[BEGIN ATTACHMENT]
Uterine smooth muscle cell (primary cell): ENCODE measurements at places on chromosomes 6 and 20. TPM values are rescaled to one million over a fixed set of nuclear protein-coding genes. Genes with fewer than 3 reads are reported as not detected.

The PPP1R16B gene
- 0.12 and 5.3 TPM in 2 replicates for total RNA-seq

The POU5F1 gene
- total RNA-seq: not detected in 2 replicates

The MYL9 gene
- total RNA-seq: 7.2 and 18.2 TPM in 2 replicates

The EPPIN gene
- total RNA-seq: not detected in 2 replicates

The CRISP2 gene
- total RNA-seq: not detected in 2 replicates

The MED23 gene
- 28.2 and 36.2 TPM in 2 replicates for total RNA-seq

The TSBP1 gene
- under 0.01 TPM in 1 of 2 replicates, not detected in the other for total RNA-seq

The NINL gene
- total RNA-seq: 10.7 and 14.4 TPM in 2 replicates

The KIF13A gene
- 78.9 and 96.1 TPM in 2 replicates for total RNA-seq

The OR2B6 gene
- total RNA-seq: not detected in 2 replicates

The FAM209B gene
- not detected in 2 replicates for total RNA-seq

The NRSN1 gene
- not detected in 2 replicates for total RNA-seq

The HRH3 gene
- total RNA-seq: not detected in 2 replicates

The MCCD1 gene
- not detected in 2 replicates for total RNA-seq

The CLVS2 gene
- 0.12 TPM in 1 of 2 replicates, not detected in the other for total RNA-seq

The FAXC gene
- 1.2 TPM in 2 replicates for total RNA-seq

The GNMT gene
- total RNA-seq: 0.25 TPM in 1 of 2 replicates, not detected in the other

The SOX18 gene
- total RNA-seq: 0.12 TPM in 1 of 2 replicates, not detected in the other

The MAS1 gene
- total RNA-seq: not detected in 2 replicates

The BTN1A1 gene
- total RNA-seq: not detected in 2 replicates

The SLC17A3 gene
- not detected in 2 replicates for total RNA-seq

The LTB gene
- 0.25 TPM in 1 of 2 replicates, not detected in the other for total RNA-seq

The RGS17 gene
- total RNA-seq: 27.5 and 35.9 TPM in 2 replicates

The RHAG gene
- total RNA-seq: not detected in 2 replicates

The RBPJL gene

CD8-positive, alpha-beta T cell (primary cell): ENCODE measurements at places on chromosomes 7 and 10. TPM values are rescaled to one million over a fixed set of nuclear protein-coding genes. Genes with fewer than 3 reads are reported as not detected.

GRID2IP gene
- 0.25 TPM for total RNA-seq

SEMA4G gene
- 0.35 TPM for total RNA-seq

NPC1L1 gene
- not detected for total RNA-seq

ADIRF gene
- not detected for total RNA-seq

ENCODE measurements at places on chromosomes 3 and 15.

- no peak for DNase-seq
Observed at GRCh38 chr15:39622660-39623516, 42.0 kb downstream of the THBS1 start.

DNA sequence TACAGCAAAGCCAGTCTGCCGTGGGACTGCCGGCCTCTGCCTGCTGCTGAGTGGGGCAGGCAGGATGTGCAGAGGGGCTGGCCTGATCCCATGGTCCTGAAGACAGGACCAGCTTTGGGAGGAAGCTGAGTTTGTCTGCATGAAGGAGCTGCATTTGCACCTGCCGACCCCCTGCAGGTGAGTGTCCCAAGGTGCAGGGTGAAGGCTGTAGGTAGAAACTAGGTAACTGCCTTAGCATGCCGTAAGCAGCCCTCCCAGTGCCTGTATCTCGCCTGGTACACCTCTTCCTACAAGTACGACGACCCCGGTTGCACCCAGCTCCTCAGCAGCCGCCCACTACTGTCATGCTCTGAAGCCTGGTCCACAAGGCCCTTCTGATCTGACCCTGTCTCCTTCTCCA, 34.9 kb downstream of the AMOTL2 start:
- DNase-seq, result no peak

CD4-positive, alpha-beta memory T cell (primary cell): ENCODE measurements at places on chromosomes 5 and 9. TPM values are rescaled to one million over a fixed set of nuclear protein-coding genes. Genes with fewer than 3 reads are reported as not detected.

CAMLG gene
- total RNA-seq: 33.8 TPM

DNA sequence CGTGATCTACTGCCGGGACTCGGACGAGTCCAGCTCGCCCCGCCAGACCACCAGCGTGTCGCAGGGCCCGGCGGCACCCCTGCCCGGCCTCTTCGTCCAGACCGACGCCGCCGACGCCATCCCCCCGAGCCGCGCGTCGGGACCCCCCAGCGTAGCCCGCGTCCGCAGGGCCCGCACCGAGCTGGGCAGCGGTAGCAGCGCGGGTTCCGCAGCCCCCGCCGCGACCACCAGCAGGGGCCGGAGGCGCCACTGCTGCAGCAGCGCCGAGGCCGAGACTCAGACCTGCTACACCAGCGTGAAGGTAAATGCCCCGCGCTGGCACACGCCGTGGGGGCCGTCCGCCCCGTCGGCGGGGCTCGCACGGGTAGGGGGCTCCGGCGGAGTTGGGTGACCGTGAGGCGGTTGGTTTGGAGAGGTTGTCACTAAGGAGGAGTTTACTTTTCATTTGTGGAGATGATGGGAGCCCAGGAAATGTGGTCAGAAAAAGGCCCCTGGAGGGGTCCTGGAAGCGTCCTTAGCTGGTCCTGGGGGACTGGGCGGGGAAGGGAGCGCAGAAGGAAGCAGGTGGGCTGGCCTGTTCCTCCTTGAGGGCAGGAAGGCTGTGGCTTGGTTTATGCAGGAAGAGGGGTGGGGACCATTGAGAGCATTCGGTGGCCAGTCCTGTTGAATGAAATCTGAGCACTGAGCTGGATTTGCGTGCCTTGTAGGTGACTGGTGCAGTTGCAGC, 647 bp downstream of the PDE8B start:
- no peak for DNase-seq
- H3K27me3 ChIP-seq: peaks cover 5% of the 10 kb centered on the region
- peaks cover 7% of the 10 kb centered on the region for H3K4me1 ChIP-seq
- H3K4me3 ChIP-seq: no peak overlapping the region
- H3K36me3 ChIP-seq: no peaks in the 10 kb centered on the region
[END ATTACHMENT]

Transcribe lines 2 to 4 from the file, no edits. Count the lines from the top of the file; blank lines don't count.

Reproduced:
The PPP1R16B gene
- 0.12 and 5.3 TPM in 2 replicates for total RNA-seq

The POU5F1 gene